We live in a little town that was swallowed by the city, but we still FEEL like a little town. Our tiny local newspaper office used to sell T-shirts that said, “I wasn’t born in Waynedale, but I couldn’t wait to get here.” Everything’s convenient. The store’s five minutes from our house. The drugstore’s four minutes away. The wine store’s even less. All of the important points covered. There’s a Pizza Hut, a diner, a Wings Etc. and a few other small restaurants. Friends laugh at me when I balk at driving half an hour to get something. And every year, for Memorial Day, a parade goes right down the street in front of our house. There’s no sleeping in. The sirens start at nine a.m. People line the street with their lawn chairs, and the nice family across the street invites us over for sausage gravy and biscuits when the parade’s over. What more could a human being want?
When I was a kid, my parents packed us in the car every Memorial Day, and we went to put flowers on EVERY grave of ANYONE in the family in a reasonable distance. We drove to Bluffton, out north, southwest–anywhere a family member was buried. I hated it. It was a tour of one gravestone after another of people I didn’t remember. Now, the “family” in town is pretty much my sister and me. Mary still takes Memorial Day very seriously. This year, she bought pots of flowers to put on our parents’ graves, another for Aunt Phyllis, and another for our sister Patty. They’re all in a long row at the same cemetery. For the first time, she’s not putting decorations on our grandparents’ graves or anyone else’s. Only those four.
Me? I don’t decorate graves. When I die, I’ve moved on. I don’t care if anyone puts flowers on my grave. I hope they remember me and think about the things I did that made their lives better. And then, I hope they pass it on. I’m going to be in Heaven (because I DO believe in heaven, not hell), and hopefully, having flowers on my grave won’t make any difference to me. I’ll be happy, and I’ll hope that my loved ones are happy, too.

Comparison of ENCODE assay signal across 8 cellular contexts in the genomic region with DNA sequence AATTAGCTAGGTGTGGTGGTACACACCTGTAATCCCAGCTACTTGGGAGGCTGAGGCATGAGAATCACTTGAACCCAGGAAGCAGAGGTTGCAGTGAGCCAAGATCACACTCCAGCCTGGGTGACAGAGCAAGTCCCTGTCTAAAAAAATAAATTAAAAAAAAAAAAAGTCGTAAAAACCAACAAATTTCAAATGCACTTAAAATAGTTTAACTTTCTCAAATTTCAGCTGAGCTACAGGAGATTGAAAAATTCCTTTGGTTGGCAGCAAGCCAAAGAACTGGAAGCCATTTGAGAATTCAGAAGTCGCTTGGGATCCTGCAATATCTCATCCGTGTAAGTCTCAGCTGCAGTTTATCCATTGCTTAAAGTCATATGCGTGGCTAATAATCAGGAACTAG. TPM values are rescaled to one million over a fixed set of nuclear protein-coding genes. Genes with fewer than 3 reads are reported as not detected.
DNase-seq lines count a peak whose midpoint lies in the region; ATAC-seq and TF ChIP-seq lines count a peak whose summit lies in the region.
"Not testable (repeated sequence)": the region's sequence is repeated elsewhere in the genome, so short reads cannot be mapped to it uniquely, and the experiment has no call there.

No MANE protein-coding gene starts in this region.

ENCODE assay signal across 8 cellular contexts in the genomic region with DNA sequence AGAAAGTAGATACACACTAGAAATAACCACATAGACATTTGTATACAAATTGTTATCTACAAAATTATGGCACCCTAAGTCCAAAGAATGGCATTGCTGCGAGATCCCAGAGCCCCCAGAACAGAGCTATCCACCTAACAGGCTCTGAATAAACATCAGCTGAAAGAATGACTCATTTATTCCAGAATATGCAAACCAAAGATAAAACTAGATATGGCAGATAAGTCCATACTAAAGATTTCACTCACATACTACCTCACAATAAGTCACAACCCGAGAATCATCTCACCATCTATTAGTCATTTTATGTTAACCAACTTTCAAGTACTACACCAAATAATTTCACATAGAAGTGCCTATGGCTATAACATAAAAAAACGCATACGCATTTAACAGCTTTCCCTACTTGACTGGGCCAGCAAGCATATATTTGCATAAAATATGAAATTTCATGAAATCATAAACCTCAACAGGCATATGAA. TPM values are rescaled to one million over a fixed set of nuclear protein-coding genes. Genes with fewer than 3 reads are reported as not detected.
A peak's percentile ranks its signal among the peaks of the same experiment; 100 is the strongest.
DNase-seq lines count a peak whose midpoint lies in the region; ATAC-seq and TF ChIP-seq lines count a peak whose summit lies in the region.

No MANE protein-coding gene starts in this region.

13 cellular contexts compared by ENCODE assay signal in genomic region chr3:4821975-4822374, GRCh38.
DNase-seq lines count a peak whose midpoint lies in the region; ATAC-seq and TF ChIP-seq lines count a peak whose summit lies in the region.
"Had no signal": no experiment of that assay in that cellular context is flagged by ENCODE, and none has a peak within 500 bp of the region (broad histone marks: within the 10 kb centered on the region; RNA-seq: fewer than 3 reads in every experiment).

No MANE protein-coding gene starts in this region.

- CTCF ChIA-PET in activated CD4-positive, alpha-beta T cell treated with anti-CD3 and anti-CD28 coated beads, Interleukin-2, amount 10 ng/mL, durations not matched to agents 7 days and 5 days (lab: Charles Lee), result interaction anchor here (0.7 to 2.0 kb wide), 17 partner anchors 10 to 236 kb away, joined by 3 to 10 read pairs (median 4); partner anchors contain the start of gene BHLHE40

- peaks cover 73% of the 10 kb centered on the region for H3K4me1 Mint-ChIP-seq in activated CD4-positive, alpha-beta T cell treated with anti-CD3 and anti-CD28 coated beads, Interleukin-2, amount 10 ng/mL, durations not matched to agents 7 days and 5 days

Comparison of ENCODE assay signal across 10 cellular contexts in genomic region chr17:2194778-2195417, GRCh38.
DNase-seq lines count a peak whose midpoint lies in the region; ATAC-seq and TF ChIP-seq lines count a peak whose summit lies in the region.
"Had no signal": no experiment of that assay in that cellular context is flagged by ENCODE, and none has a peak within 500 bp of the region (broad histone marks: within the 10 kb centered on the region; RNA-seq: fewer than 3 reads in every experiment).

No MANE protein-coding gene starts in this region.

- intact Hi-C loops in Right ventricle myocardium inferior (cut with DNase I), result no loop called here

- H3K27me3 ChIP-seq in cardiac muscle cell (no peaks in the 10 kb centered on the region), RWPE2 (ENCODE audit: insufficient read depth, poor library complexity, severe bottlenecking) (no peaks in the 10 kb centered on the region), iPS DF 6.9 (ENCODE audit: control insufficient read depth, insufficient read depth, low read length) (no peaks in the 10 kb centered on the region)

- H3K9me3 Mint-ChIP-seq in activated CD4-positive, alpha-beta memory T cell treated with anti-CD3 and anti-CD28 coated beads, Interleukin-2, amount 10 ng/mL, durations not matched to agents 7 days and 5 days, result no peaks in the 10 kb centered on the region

I grew up with a lot of “dying” in my life, and I think that made a difference. My dad had multiple myeloma and took ten years of slowly declining to pass away in his late 50’s. A year later, HH’s dad died from emphysema, then my mom got Alzheimer’s, but she lasted ten more years–sort of. Death or dying has been with me a long time, so being kind to people while they are alive matters a lot more to me than putting flowers on their graves when their dead.
I wrote a book, EMPTY ALTARS, about gods who are old and out of fashion, so no one offers them anything anymore. And you know, what difference does it make? Some of the gods–like Tyr, Freya, and Diana–still stuck it out and helped mortals, because that’s what gave them purpose. And some of the gods retired and walked away. I like Memorial Day. Don’t get the wrong idea. I believe in remembering what people made a difference in our lives. And the people who made sacrifices for our freedom. They deserve to be honored. But I’m not a sentimental person, so no flowers on graves for me. And maybe I’m wrong about that. I’ve been wrong before. How do you celebrate Memorial Day?